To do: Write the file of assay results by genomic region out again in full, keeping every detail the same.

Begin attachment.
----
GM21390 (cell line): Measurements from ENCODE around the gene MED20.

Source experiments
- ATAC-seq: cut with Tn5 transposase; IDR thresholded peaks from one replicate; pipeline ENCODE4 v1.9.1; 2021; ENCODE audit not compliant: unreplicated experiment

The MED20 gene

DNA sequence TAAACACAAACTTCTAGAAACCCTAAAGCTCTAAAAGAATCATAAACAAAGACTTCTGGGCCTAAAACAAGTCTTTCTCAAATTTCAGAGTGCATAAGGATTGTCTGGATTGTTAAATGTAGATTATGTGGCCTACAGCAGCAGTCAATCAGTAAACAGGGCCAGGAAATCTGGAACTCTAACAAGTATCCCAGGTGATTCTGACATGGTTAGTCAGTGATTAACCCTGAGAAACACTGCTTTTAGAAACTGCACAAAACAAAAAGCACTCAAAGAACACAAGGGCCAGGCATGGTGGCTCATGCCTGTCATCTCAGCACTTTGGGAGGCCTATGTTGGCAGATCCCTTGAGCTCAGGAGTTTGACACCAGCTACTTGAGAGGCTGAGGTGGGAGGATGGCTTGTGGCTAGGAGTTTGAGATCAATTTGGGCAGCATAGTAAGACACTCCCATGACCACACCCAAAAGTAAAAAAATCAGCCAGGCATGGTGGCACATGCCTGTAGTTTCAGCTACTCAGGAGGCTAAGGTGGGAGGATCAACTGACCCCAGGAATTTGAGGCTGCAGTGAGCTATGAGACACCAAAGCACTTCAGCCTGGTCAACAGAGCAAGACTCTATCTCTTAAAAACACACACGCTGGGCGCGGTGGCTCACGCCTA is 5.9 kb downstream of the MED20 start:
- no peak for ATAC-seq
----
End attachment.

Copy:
GM21390 (cell line): Measurements from ENCODE around the gene MED20.

Source experiments
- ATAC-seq: cut with Tn5 transposase; IDR thresholded peaks from one replicate; pipeline ENCODE4 v1.9.1; 2021; ENCODE audit not compliant: unreplicated experiment

The MED20 gene

DNA sequence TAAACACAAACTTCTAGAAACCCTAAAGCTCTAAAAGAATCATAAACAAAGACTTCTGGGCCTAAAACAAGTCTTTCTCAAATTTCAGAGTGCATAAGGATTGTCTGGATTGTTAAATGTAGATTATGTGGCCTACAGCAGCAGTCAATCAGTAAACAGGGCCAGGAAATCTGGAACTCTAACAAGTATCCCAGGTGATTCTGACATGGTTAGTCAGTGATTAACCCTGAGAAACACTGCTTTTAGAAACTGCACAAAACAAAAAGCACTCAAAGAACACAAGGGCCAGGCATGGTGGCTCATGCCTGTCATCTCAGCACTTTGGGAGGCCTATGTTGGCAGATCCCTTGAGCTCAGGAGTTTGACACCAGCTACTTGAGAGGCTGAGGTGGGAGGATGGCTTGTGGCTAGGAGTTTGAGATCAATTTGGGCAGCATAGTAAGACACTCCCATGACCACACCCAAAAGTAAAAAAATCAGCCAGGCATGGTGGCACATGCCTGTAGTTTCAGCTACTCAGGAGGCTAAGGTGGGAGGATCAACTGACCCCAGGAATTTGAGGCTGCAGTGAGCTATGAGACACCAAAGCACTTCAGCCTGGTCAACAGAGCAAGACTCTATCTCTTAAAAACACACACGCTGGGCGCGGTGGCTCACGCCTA is 5.9 kb downstream of the MED20 start:
- no peak for ATAC-seq